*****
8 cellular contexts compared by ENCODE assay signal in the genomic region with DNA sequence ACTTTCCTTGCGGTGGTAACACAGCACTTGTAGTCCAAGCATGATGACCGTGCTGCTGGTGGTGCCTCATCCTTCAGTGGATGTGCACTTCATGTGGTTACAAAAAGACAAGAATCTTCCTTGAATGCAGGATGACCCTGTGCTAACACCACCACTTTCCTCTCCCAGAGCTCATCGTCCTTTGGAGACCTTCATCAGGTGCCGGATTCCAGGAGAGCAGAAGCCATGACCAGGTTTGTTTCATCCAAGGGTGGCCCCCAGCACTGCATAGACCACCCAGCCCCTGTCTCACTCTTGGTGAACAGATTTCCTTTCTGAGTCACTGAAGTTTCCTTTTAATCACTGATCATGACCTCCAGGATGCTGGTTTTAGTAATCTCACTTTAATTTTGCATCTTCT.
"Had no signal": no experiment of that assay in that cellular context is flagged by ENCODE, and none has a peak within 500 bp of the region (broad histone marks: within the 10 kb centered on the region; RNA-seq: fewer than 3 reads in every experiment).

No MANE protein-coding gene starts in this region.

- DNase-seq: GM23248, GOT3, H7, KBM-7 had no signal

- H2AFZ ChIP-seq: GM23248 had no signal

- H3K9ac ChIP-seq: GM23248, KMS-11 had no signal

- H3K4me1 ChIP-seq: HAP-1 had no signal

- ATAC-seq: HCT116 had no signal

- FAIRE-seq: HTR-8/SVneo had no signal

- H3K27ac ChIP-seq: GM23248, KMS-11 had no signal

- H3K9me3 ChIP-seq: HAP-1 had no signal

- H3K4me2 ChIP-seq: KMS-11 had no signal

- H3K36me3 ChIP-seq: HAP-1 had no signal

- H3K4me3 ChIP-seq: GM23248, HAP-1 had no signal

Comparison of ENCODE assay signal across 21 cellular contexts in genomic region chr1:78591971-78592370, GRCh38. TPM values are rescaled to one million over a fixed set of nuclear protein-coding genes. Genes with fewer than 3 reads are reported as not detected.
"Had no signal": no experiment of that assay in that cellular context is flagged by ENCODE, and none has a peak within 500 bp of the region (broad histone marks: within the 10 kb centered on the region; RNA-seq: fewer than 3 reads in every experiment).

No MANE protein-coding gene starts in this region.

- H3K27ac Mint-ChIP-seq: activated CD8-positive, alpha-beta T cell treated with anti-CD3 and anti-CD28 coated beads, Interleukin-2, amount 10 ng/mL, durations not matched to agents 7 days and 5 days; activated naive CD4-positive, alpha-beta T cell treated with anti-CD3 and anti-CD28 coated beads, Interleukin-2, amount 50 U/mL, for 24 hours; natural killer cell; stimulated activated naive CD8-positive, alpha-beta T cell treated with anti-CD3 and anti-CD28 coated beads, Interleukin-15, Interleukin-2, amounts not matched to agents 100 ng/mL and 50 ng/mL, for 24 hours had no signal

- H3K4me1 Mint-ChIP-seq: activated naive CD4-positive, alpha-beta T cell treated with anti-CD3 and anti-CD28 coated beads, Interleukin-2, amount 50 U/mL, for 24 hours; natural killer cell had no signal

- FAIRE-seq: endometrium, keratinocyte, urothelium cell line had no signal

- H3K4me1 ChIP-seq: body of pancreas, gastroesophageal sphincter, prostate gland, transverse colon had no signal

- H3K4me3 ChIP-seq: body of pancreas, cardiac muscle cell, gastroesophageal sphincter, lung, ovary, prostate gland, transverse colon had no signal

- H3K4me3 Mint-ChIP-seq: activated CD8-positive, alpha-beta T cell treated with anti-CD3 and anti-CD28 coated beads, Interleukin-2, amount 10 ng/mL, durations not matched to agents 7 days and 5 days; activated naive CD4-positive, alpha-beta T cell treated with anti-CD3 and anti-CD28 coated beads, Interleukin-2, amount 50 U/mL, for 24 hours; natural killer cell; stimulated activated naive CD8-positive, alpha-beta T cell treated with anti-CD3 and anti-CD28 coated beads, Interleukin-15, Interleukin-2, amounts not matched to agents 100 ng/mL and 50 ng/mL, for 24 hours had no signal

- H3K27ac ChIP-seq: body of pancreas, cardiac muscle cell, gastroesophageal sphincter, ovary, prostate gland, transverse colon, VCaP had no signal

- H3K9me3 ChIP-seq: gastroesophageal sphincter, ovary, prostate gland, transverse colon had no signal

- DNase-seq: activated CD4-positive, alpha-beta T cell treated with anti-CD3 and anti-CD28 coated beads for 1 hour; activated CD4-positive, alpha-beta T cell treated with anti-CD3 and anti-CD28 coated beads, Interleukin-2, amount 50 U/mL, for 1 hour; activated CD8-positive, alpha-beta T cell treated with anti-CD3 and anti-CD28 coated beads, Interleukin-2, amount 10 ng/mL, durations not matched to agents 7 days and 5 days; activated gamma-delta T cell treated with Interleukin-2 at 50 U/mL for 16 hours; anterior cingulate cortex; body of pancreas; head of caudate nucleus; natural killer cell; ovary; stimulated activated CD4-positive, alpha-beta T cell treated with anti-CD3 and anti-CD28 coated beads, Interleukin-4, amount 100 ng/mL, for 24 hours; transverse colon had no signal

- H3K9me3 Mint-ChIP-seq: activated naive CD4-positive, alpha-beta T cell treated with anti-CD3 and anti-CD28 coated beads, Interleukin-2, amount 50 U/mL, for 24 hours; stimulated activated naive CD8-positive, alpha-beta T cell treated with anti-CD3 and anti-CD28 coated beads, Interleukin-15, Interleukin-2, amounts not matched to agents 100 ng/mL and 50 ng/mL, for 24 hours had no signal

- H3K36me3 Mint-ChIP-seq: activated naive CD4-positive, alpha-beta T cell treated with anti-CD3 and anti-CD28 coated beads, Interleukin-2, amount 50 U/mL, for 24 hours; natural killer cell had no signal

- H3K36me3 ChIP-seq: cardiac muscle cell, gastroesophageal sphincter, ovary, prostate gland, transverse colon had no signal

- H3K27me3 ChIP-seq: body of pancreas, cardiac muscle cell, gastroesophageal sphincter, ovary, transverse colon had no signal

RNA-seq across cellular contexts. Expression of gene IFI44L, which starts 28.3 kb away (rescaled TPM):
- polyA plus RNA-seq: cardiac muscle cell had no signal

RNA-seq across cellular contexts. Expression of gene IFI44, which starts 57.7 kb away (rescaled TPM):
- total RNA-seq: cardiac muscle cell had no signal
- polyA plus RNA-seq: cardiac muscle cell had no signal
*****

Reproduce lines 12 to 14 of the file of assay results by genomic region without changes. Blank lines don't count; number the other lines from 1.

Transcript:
- H3K4me2 ChIP-seq: KMS-11 had no signal

- H3K36me3 ChIP-seq: HAP-1 had no signal

- H3K4me3 ChIP-seq: GM23248, HAP-1 had no signal